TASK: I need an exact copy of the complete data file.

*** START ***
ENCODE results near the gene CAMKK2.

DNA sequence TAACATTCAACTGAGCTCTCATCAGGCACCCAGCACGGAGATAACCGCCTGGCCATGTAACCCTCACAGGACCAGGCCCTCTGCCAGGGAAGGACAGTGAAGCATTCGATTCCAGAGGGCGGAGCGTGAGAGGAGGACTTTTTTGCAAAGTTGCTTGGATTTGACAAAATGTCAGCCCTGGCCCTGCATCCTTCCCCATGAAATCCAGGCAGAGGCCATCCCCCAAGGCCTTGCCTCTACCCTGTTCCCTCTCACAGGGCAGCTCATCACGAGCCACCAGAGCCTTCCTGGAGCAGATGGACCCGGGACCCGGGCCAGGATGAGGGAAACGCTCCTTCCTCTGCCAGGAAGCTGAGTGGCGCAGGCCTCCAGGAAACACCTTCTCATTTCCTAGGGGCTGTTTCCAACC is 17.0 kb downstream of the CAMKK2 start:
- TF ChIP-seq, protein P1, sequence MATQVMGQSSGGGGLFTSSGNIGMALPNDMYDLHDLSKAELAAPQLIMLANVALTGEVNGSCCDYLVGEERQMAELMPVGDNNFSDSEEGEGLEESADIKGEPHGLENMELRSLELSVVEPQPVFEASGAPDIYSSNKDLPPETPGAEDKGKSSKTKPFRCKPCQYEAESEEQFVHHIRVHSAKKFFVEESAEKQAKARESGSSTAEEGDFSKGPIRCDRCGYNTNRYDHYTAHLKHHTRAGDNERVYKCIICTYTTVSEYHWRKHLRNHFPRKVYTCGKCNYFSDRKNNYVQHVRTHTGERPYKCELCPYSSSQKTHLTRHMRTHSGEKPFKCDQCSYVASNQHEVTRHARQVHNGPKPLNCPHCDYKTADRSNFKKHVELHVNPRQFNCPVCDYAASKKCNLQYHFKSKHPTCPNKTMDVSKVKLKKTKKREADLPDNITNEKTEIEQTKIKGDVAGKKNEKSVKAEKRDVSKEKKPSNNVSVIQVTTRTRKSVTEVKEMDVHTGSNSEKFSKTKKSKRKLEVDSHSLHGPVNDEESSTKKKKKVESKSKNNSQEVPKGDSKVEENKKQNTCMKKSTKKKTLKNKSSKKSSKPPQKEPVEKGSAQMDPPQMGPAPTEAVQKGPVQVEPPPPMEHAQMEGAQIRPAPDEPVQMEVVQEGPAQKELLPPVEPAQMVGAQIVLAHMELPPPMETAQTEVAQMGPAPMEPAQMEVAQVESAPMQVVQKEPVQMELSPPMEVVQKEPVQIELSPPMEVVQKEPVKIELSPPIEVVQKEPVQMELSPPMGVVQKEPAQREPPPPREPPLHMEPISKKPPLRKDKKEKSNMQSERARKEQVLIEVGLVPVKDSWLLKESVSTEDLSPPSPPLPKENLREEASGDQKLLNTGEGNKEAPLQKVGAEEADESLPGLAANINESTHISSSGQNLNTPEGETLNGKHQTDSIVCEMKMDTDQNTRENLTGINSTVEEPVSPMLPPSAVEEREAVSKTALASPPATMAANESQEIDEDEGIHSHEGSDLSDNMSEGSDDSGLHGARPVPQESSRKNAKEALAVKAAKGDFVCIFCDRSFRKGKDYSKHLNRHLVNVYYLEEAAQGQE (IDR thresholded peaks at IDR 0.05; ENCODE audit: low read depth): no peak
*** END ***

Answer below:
ENCODE results near the gene CAMKK2.

DNA sequence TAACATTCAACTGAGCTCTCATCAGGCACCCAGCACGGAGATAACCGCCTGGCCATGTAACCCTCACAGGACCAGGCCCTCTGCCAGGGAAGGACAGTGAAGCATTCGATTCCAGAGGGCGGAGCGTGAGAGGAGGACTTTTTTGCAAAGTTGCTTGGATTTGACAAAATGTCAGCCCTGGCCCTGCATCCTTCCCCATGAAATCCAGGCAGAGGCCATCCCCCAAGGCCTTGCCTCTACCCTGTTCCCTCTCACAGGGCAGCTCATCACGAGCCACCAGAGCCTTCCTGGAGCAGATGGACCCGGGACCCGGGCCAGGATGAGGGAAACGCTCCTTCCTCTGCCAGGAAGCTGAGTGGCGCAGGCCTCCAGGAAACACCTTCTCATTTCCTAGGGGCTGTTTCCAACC is 17.0 kb downstream of the CAMKK2 start:
- TF ChIP-seq, protein P1, sequence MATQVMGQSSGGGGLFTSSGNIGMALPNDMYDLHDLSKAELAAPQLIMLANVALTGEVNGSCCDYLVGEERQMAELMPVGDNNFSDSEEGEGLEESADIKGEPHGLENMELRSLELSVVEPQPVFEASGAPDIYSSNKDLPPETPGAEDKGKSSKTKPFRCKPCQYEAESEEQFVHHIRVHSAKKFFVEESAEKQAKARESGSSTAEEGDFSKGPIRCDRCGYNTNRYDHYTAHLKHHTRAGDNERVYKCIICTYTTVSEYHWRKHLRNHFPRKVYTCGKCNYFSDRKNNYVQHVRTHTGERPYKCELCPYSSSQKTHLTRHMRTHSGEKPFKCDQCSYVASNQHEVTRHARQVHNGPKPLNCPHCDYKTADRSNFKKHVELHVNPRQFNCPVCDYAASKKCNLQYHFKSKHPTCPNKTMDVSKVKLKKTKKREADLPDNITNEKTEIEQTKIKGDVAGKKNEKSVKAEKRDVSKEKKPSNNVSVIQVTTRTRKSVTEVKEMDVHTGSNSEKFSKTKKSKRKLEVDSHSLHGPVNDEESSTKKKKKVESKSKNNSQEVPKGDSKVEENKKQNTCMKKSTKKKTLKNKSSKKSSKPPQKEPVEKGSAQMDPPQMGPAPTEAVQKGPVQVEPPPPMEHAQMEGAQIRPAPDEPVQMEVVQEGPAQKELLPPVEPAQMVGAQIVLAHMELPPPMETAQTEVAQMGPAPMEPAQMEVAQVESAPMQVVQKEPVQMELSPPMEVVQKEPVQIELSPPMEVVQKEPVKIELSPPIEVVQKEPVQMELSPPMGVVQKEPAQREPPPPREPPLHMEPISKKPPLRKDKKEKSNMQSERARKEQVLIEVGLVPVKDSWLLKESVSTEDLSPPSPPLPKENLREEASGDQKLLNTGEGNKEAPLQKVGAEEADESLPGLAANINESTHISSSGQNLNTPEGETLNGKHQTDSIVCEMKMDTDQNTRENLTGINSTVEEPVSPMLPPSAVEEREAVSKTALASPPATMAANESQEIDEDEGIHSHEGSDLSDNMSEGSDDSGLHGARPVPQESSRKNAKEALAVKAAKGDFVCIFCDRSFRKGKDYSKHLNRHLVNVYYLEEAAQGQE (IDR thresholded peaks at IDR 0.05; ENCODE audit: low read depth): no peak